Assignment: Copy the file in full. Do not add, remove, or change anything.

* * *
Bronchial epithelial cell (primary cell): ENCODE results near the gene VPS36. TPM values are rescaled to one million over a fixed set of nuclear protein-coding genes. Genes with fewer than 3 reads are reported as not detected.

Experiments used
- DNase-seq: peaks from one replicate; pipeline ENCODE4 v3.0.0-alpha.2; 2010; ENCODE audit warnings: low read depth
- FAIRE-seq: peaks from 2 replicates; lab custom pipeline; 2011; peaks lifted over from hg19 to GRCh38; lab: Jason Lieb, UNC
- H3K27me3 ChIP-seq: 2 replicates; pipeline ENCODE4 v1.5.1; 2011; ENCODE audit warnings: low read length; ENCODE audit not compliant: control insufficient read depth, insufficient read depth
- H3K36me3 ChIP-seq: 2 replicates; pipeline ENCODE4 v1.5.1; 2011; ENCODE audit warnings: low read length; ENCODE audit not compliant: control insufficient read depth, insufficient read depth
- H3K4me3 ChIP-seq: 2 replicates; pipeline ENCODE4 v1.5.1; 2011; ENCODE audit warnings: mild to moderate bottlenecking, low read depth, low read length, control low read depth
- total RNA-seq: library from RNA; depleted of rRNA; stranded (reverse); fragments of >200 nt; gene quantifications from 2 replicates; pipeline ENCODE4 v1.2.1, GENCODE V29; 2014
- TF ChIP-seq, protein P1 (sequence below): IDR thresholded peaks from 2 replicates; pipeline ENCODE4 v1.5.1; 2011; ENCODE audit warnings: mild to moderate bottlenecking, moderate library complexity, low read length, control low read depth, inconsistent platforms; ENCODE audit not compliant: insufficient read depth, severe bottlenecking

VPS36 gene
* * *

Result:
Bronchial epithelial cell (primary cell): ENCODE results near the gene VPS36. TPM values are rescaled to one million over a fixed set of nuclear protein-coding genes. Genes with fewer than 3 reads are reported as not detected.

Experiments used
- DNase-seq: peaks from one replicate; pipeline ENCODE4 v3.0.0-alpha.2; 2010; ENCODE audit warnings: low read depth
- FAIRE-seq: peaks from 2 replicates; lab custom pipeline; 2011; peaks lifted over from hg19 to GRCh38; lab: Jason Lieb, UNC
- H3K27me3 ChIP-seq: 2 replicates; pipeline ENCODE4 v1.5.1; 2011; ENCODE audit warnings: low read length; ENCODE audit not compliant: control insufficient read depth, insufficient read depth
- H3K36me3 ChIP-seq: 2 replicates; pipeline ENCODE4 v1.5.1; 2011; ENCODE audit warnings: low read length; ENCODE audit not compliant: control insufficient read depth, insufficient read depth
- H3K4me3 ChIP-seq: 2 replicates; pipeline ENCODE4 v1.5.1; 2011; ENCODE audit warnings: mild to moderate bottlenecking, low read depth, low read length, control low read depth
- total RNA-seq: library from RNA; depleted of rRNA; stranded (reverse); fragments of >200 nt; gene quantifications from 2 replicates; pipeline ENCODE4 v1.2.1, GENCODE V29; 2014
- TF ChIP-seq, protein P1 (sequence below): IDR thresholded peaks from 2 replicates; pipeline ENCODE4 v1.5.1; 2011; ENCODE audit warnings: mild to moderate bottlenecking, moderate library complexity, low read length, control low read depth, inconsistent platforms; ENCODE audit not compliant: insufficient read depth, severe bottlenecking

VPS36 gene